Přeškolíme fotry mutry
Přeškolíme fotry mutry
Cestoval slavný baryton
Cestoval slavný baryton
Cestoval slavný tenor
Cestoval slavný bas
Dala jim dala jim
The one-l lama
(Jiří Weinberger with help of Věra Bořkovcová)
Jedno Bé má
Myself, I rather like the bat
Netopýr, má milá, to si piš
If you are wondering who wrote this poetry and ingenious translations of the "untranslatable" poetry of Ogden Nash, your wait is over - meet Dr. Jiří Weinberger, a Czech exponent of "nonsense" poetry, writer, poet, translator, playwright, actor and lastly a mathematician and Czech expert on project and risk management (see e.g. www.timing.cz).
I had the opportunity to interview Jiri in Prague, just before Christmas 2004, in the Office of his firm TIMING Praha in the Prague YMCA building. In early December, we also attended a performance of Jiří's play "Ach ty plachty" in the historical Brevnov building U Kaštanu (music by Michal Vích, directed by Jiří Langer).
Jiří, how did you get started writing poetry - when did you begin?
My first attempts at poetry writing were just after I finished Charles University in Prague, around 1970. I felt really addressed by the the writings of Edward Lear, as well as by the writings of Christian Morgenstern and also Jiří Suchý and Jan Vodňanský (not to forget my Czech inspiration). Much later I got to know the poems of Emanuel Frynta and, in fact, those are what I like best from the Czech sources. Inspiration from these sources and genre never left me and permeates all my writings, plays and texts.
What is it that draws you to "nonsense" poetry?
Nonsense poetry is known for two important attributes - " hravost" (playfulness) with words and meanings (sometimes well hidden) of what is written. Nonsense poetry is not mere " žvatlání" (word play) but the words and rhymes have to have a certain meaning and convey certain ideas, often "behind the scene". This is what challenges the author, yet allows him to innovate with rhythmic variations and structure of the poem.
Your poetry is often very rhythmical, one can almost sense the syncopated music played under the verses, do you feel same way?
Absolutely, my poetry has a "beat of words", but often people feel the "beat of the rhythm" in the poetry and I am often asked to write lyrics for songs. In fact, twenty four years ago I started collaborating with Michal Vích, a talented composer and the results of our collaboration are several CD's with our songs and several plays we do with our small ensemble. Before the co-operation with Michal I had written some dozens of songs with Václav Lahodný, some of them I like till now.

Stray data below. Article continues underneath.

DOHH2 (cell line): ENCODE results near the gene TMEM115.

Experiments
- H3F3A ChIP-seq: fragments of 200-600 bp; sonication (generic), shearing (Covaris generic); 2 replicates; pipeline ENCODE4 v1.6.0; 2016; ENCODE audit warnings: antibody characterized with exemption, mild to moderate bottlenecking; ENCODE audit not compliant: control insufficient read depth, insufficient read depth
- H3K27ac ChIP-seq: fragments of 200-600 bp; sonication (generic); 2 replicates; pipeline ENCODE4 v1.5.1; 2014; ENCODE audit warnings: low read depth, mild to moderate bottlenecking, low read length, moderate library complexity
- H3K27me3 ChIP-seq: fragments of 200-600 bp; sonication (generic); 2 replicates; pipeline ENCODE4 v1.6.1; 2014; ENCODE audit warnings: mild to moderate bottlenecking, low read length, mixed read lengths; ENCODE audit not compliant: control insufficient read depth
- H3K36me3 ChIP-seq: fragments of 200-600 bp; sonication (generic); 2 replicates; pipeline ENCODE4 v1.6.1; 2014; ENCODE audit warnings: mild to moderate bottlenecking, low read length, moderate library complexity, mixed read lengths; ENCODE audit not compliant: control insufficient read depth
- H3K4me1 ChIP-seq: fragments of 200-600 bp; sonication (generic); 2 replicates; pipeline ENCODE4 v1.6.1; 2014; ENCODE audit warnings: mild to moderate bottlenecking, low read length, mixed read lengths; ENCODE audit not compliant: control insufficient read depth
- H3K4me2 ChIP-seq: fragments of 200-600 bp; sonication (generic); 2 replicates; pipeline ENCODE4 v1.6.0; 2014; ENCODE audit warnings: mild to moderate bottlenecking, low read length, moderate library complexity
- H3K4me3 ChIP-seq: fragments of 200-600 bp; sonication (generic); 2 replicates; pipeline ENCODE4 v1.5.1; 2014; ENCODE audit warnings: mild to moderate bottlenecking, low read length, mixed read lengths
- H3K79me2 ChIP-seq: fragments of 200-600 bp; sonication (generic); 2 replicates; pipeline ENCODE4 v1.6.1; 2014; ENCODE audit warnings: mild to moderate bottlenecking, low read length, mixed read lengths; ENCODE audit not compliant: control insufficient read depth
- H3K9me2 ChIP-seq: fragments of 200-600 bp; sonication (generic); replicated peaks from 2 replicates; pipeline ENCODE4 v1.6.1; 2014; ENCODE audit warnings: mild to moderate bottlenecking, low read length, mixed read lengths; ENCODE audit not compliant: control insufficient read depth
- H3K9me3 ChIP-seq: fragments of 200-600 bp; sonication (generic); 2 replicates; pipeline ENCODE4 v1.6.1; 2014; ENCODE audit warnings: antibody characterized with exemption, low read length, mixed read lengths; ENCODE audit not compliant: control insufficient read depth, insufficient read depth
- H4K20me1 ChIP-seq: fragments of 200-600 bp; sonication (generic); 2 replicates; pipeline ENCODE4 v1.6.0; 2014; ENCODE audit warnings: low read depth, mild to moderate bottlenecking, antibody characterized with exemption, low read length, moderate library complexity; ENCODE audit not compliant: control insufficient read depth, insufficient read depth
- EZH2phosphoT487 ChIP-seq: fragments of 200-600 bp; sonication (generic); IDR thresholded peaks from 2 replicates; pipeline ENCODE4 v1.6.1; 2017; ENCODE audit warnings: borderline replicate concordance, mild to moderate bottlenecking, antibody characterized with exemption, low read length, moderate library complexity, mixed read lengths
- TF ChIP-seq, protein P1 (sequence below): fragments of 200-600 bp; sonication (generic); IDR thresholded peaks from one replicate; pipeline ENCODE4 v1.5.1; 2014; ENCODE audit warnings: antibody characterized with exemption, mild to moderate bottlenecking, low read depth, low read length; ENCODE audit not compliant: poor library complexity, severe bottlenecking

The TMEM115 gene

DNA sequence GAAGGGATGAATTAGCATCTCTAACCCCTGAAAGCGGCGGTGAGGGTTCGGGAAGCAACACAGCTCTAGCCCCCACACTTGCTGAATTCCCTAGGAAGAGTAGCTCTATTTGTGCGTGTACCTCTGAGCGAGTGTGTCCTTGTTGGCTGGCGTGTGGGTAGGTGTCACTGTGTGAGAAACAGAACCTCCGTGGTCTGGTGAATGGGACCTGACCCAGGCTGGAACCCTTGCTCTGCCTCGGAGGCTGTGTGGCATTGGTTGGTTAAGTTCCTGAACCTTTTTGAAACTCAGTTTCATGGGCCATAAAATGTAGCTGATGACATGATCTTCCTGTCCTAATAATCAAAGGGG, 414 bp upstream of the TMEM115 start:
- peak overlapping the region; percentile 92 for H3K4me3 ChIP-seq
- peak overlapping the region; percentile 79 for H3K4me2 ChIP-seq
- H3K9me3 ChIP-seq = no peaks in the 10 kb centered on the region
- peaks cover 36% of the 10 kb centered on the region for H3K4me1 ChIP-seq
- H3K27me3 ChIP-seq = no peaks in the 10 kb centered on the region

I did not realize that you, Michal Vích and your group also perform your plays. Where do you perform and who is your typical audience?
Yes, we have had a very active live theatre program; I am not sure about the future. Of course, our theatre performances are not done in the classical "large stone theatres", but in much smaller, intimate venues, where we can establish very direct contact with the audience.
One of our plays was written for children's theatre - I find that children often better understand our poetry and that they sometimes react better than adults. Our performances do not have any story line and they have a progression of ideas and meaning which lead to a conclusion, often "a Lesson to learn" or something new to learn, for ex. rhyming words, completing sentences or finishing a statement. Jiří Langer, develops our play performance based on the consensus of all actors and use of text and music. His "scénická montáž" (scenic montage) develops the gradation of the play to a conclusion.
Jiri, this is really exciting, tell us about your other projects?
Well, I have just recently christened with Pragoline Publishers my new bilingual prose book on our beloved Stromovka park - Jakápak smůla (What Bad Luck). It was a a nice collaboration with an American editor, Susan Van Metre, and has illustrations by Petr Herold. What Bad luck stems from my personal experience in the park (the transformation is big, anyone would hardly recognize the true-life story I had experienced).
The book offers a good way for Czech children to improve their English by reading Czech verse and its translation (or vice versa, if you are e.g. an American living in Prague who wants his children to learn Czech. My other personal challenge, is to translate the quite difficult poems of Ogden Nash.
I am working on these translations with Prof. Vera Borkovec from Washington,
DC., who was the first one to christen me "the Czech Ogden Nash" in
an article she wrote for Literarni noviny. There are those who said that Nash
is not translatable and I am off to prove otherwise.
Thank you, Jiří and good luck in your future plans, what are these?
I guess that the future means always-new beginnings and I am sure that, as far as writing and acting are concerned, that a new, principal restart is just ahead of me. I am looking forward to this necessarily unknown challenge.
(Books, poetry and CD's of Jiri Weinberger and his team are available for purchase
by writing to Frank Safertal, 5529 Whitley Park Terrace, Bethesda, MD 20814)